The construction industry has long been held to a different standard of accounting for revenue. This is because of the nature of long-term contracts. For years, bankers and accountants have lobbied construction contractors’ behalf for exemptions from traditional GAAP for revenue recognition.
However, the Financial Accounting Standards Board (FASB)’s revenue recognition standard originally issued in May 2014 has changed things. It has essentially swept away all pre-existing GAAP in the area of revenue recognition. This includes the separate principles specific to contractors’ accounting.
The new GAAP standards are more in line with international accounting standards than before, and they’ll be applied similarly across other industries.
That said, changes for contractors may not be uniformly large. In most cases, the traditional percentage of completion method will still be available. Also, you may continue to account for revenue on a contract-by-contract basis.
The industry was successful in retaining the principles found in the traditional percentage of completion method. In most cases, you will still be able to account for contracting on a contract-by-contract basis using a cost-to-cost methodology.
However, the new revenue recognition standard will be driven by “performance obligations” rather than by contracts. This will be the critical driver of revenue recognition. Contracts may range from satisfying one to several performance obligations.
A performance obligation is a promise to provide a unique good or service. Often, a contract contains only one performance obligation. In that case, you will be able to continue accounting for the contract as a single item in the revenue calculation.
Under the new standard, companies will:
You will be able to combine related obligations under the new revenue recognition rules. For example, if a company had a single contract to build both a structure and the associated parking lot, they would not be two separate performance obligations.
However, what if said company had a single contract to construct buildings at two different addresses? Under current standards, revenue recognition for one part of the project would require you to estimate revenue from the total contract.
With the new guidance, the company will likely have separate performance obligations and need to allocate the total consideration in the contract between the two performance obligations. The allocation amount will be a matter of judgment. It depends on the relative standalone value of each performance obligation.
If our example company had multiple performance obligations with varying completion dates, it could be required to account for them separately. It may seem like extra administrative red tape, but it could better represent the actual performance of the contract.
You may be able to recognize revenue from contingent consideration earlier than in the past. You will be able to make a judgment when estimating what amount of it to include in the consideration for the contract. This is according to your best estimate and change orders will be treated in a similar manner. You will provide your best estimate of the consideration to be received from unsigned change orders and include them in the total contract price.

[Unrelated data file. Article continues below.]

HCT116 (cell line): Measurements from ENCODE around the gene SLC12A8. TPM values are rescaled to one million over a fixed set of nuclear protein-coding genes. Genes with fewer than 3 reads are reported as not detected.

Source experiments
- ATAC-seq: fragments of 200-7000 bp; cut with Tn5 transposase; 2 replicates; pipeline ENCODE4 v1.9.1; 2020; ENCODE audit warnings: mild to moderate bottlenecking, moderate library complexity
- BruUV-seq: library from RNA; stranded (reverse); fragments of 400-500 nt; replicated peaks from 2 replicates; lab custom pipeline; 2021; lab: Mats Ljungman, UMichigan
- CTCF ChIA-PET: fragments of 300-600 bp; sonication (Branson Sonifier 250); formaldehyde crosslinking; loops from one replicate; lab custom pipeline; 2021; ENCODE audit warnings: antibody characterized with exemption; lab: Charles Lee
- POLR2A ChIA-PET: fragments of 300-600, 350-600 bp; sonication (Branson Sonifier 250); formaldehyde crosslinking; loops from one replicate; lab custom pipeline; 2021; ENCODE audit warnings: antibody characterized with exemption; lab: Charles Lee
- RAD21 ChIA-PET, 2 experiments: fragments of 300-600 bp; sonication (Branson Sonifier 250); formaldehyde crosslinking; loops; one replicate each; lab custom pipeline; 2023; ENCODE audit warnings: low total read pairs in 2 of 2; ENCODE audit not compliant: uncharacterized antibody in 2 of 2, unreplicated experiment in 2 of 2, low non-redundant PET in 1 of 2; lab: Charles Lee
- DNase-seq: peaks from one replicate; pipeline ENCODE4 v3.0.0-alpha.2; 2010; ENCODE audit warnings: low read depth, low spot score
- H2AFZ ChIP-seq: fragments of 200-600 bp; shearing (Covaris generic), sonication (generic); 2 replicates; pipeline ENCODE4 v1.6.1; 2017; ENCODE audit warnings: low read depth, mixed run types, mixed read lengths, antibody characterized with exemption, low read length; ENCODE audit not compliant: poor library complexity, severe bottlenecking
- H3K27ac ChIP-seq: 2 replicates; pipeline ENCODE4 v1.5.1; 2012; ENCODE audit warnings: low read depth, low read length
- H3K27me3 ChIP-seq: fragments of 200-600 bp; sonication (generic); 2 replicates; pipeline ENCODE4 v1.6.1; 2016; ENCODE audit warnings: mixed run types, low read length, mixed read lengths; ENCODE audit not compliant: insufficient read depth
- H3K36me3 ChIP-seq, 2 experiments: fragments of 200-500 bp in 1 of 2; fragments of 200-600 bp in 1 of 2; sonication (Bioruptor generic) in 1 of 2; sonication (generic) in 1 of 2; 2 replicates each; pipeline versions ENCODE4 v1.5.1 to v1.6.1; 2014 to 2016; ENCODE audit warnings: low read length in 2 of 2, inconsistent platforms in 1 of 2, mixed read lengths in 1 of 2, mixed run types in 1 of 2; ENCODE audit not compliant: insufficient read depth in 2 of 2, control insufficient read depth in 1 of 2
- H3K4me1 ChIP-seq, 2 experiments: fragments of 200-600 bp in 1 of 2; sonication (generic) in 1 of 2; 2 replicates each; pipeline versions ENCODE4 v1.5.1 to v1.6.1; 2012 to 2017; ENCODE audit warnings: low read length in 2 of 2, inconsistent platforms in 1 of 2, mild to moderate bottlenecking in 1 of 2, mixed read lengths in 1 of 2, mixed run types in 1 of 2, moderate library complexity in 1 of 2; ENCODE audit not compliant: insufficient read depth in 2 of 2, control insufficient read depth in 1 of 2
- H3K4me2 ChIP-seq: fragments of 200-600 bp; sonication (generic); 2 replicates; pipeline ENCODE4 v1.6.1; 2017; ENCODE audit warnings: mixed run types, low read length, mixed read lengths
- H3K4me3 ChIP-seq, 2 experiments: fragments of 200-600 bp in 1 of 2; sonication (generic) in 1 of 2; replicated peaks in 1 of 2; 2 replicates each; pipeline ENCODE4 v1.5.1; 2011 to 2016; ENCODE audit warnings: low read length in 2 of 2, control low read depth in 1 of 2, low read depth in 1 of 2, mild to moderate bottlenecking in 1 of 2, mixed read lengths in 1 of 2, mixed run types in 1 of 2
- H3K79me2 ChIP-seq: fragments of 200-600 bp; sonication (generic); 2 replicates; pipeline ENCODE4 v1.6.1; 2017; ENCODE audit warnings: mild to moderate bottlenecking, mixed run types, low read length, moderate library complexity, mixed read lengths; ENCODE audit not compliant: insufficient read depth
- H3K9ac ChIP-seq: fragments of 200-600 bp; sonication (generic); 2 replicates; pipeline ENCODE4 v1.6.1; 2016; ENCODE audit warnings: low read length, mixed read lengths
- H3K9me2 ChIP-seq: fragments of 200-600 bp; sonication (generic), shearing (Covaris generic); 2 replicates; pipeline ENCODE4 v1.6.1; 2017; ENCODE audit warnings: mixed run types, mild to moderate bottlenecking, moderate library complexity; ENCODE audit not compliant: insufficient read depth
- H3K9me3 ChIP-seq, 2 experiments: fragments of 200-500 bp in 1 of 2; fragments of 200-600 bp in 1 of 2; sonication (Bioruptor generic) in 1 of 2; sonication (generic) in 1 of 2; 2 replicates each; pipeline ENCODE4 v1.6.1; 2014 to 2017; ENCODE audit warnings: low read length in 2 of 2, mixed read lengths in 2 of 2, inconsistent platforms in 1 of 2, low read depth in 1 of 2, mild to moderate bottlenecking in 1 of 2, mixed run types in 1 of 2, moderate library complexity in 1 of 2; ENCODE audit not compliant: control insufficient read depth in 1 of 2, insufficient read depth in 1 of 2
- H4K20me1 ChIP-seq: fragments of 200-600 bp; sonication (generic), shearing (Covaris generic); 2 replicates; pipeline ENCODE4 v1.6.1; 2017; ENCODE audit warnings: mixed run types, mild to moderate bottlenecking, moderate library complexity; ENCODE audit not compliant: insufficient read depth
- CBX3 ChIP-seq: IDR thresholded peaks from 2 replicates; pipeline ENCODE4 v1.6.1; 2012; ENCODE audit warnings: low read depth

In most situations, yes. Customers often receive and consume benefits of company performance over time. Said performance can create or enhance a customer-controlled asset, and you would measure progress over time using whichever method best depicts the transfer of goods and services, e.g. cost-to-cost input methods, etc.
It should be noted that certain costs will be recorded differently. Waste and rework costs that do not end up satisfying performance obligation will be expense as incurred. Upfront job costs and contract fulfillment costs incurred before the start of a contract will be deferred and amortized over the duration of the contract (i.e. sales commissions paid for winning a contract, up front bonding and insurance, preconstruction costs).
There are also new guidelines for accounting for significant uninstalled materials. Companies will be allowed to recognize revenue equal to the cost of the uninstalled materials. These costs should then be excluded from the percent completion calculation for the remainder for the contract. (Note: expect industry-specific guidance in the near future that may allow for uninstalled materials to be subsequently added back to the percent completion calculation as the materials are used under certain circumstances).
Nonpublic organizations should apply the new revenue standard to:
It would benefit your company to review your contracts and have discussions with your bank, accountants, and surety and bonding companies. Some additional recommendations are to:
Do you have any further questions about the revenue recognition standard? Contact Ryan Everhart, CPA, Director today at 651-255-9312 or email@example.com.
Ryan is a Director in the commercial audit service area of Redpath and Company. He works with a variety of clients in industries such as manufacturing, distribution, property development, and construction. He is an active member of the Construction, Real Estate, and Engineering Practice Team. He has provided public accounting services since 2005.More posts by Ryan Everhart
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